The study results further illuminate an area of healthcare disparity that must be addressed, wrote a team led by Sanjay Shete, PhD, of MD Anderson Cancer Center in Houston.
"While rural regions experience similar incidence of most cancers compared to urban areas, some cancers that can be prevented with regular screenings, such as cervical, colorectal, and lung cancer, have a higher prevalence in rural areas," the group wrote.
Cancer prevalence and mortality rates have been falling, but not all patient populations see similar declines, the authors noted. Why? Disparities in rural areas may be due in part to "poor health behaviors" like tobacco use and a sedentary lifestyle as well as to a lack of access to screening and treatment.
Shete and colleagues sought to compare rates of breast and colorectal cancer screening by geographic location via a study that included 2,897 women between the ages of 50 and 75 in 11 states who underwent breast and colorectal cancer screening between 2017 and 2020. The group assessed screening compliance using U.S. Preventive Services Task Force (USPSTF) guidelines. The investigators categorized the location of participants as urban or rural using the U.S. Department of Agriculture's Economic Research Service Rural Urban Continuum Codes.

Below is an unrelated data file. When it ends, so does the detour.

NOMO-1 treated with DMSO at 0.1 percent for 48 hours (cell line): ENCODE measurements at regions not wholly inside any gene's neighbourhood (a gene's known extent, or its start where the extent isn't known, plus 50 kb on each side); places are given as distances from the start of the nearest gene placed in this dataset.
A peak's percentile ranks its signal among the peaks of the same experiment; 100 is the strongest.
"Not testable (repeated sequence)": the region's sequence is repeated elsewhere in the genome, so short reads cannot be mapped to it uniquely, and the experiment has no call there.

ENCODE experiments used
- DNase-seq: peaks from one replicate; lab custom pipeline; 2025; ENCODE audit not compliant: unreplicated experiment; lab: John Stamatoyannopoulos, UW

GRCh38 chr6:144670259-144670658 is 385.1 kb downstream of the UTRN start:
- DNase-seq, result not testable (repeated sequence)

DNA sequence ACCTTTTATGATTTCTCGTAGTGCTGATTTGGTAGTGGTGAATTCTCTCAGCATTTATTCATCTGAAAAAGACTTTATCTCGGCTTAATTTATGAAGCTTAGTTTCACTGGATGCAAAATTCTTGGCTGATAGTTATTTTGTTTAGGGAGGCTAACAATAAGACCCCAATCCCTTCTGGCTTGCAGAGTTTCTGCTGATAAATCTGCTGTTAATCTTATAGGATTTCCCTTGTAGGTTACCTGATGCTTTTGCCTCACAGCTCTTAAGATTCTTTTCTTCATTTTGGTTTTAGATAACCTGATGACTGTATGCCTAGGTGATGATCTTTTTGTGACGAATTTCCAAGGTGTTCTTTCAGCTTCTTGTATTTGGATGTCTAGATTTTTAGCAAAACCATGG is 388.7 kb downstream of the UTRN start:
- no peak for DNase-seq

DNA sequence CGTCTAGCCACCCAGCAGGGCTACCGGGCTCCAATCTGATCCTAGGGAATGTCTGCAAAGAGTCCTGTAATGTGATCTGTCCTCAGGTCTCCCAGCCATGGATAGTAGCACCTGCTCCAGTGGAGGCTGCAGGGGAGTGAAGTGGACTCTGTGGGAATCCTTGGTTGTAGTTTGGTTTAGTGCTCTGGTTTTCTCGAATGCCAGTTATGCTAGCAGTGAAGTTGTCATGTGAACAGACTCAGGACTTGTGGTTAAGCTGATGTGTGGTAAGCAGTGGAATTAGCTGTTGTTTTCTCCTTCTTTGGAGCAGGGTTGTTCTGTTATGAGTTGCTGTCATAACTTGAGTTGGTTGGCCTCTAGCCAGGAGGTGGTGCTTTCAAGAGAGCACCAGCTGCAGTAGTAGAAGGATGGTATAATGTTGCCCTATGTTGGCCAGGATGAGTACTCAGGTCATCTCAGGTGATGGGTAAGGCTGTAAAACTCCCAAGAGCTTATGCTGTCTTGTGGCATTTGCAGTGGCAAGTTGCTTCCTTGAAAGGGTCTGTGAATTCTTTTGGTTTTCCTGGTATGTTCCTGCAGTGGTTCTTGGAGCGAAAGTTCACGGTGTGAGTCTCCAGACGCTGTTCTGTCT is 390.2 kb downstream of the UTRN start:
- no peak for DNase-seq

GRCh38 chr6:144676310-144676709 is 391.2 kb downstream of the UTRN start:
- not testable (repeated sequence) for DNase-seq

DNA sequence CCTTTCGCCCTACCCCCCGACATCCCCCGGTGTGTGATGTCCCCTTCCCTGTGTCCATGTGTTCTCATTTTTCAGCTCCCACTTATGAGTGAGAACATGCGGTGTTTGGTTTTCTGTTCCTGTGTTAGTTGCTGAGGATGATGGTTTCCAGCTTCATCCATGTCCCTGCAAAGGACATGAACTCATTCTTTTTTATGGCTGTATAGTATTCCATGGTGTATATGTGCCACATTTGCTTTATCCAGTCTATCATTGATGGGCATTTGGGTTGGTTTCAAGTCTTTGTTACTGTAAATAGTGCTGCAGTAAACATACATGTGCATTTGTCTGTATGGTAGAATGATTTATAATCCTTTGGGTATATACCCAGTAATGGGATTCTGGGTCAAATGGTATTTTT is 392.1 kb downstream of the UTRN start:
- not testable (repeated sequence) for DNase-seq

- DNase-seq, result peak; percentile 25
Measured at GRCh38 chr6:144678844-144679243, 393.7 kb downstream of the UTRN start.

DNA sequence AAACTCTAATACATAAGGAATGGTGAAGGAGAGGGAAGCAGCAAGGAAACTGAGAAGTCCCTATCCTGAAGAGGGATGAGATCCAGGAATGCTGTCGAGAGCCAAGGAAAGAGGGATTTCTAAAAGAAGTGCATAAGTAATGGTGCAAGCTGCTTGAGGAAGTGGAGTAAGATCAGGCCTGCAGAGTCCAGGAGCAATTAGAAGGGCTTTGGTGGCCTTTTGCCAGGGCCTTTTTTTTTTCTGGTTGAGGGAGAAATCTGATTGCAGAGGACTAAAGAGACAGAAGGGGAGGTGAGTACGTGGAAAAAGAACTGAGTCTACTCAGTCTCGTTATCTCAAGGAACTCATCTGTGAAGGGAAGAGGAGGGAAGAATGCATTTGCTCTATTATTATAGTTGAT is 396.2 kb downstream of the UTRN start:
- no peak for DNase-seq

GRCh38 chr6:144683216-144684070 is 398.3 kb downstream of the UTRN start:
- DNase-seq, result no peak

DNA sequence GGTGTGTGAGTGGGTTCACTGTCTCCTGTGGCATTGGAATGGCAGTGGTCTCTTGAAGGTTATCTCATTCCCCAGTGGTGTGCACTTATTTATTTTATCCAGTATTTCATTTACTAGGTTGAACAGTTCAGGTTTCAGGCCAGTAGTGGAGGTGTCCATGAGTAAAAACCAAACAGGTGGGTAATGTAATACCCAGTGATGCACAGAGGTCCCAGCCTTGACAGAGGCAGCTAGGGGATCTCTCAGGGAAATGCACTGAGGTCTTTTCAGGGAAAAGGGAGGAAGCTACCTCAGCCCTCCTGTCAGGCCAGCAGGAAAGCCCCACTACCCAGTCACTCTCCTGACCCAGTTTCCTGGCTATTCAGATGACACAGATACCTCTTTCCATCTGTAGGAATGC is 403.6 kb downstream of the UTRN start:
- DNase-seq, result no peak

Of the study cohort, 38.4% (1,090) were residents of rural areas. The team also found the following demographic information:
- 83.5% were non-Hispanic white women
- 9.2% were non-Hispanic Black women
- 2.4% were Hispanic women
- 56.2% were between the ages of 50 to 64 years
- 24.8% were women with a high school education or less
The investigators found that both rural and urban women were equally likely to be compliant with breast cancer screening (both groups, 81%). But rural women were less likely to comply with colorectal cancer screening compared with their urban counterparts (78% vs. 82%), a result that was statistically significant (p = 0.01).
|Compliance with cancer screening by geographic location
|Breast cancer screening
|Likelihood of compliance
|Colorectal cancer screening
|Likelihood of compliance
The team also found that rural women had lower odds of complying with colorectal cancer screening than urban women (odds ratio, 0.81). Black women tended to comply with breast cancer screening guidelines but not colorectal cancer screening recommendations.
The disparities may be due to "a slower diffusion of colorectal cancer screening and present significant preventable health challenges," the group noted.
"[Our findings are important], as previous studies looking at diffusion of interventions as a cause of disparities have only identified this trend by race, ethnicity, and age, not by rural status," the authors concluded. "[This] difference ... suggests that public health interventions should focus efforts to increase colorectal cancer screening in rural areas."
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